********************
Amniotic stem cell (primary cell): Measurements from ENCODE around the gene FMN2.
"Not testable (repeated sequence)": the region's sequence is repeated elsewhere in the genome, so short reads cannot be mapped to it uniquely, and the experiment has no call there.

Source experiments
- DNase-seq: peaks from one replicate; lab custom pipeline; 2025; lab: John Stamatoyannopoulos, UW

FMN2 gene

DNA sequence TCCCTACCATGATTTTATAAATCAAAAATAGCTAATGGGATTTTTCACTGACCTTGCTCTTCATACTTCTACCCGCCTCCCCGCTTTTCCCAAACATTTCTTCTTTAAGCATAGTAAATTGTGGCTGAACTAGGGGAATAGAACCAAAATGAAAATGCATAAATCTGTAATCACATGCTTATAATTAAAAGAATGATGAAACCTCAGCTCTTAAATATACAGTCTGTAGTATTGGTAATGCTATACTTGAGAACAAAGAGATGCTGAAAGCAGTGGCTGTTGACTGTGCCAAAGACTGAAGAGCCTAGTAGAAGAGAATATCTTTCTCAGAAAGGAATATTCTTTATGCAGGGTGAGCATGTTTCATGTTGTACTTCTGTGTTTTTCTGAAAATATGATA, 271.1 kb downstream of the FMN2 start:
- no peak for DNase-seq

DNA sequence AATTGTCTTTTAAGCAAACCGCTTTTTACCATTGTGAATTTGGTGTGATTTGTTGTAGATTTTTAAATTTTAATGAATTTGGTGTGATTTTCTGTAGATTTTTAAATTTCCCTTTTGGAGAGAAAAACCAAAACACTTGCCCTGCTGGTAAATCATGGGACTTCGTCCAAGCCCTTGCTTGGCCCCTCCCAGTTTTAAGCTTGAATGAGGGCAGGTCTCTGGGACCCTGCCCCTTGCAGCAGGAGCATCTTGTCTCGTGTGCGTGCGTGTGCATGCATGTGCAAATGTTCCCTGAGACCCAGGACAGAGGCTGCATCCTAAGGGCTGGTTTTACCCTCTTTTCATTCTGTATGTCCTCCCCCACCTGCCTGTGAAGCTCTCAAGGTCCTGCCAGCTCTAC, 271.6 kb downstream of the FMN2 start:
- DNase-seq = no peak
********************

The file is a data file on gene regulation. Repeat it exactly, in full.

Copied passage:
Amniotic stem cell (primary cell): Measurements from ENCODE around the gene FMN2.
"Not testable (repeated sequence)": the region's sequence is repeated elsewhere in the genome, so short reads cannot be mapped to it uniquely, and the experiment has no call there.

Source experiments
- DNase-seq: peaks from one replicate; lab custom pipeline; 2025; lab: John Stamatoyannopoulos, UW

FMN2 gene

DNA sequence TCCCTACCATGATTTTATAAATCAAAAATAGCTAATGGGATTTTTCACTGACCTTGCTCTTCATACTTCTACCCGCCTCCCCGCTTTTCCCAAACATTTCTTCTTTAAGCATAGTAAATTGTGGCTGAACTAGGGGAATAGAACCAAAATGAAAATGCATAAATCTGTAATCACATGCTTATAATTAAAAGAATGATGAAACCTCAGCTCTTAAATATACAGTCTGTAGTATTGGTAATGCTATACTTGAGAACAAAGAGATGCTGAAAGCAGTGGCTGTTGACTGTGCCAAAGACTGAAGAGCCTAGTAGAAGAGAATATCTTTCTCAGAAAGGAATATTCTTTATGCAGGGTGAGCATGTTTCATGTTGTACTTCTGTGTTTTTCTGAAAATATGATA, 271.1 kb downstream of the FMN2 start:
- no peak for DNase-seq

DNA sequence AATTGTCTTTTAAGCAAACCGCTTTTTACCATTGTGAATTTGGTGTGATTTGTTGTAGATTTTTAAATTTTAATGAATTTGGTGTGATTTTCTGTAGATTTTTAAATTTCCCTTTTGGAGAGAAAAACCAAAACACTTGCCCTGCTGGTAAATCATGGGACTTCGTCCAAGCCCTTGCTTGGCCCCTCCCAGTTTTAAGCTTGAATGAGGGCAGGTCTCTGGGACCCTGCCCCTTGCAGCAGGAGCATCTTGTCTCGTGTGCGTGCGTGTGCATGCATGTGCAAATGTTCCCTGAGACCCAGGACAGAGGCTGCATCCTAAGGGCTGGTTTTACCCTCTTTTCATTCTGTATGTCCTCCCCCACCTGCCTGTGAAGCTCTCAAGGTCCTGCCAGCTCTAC, 271.6 kb downstream of the FMN2 start:
- DNase-seq = no peak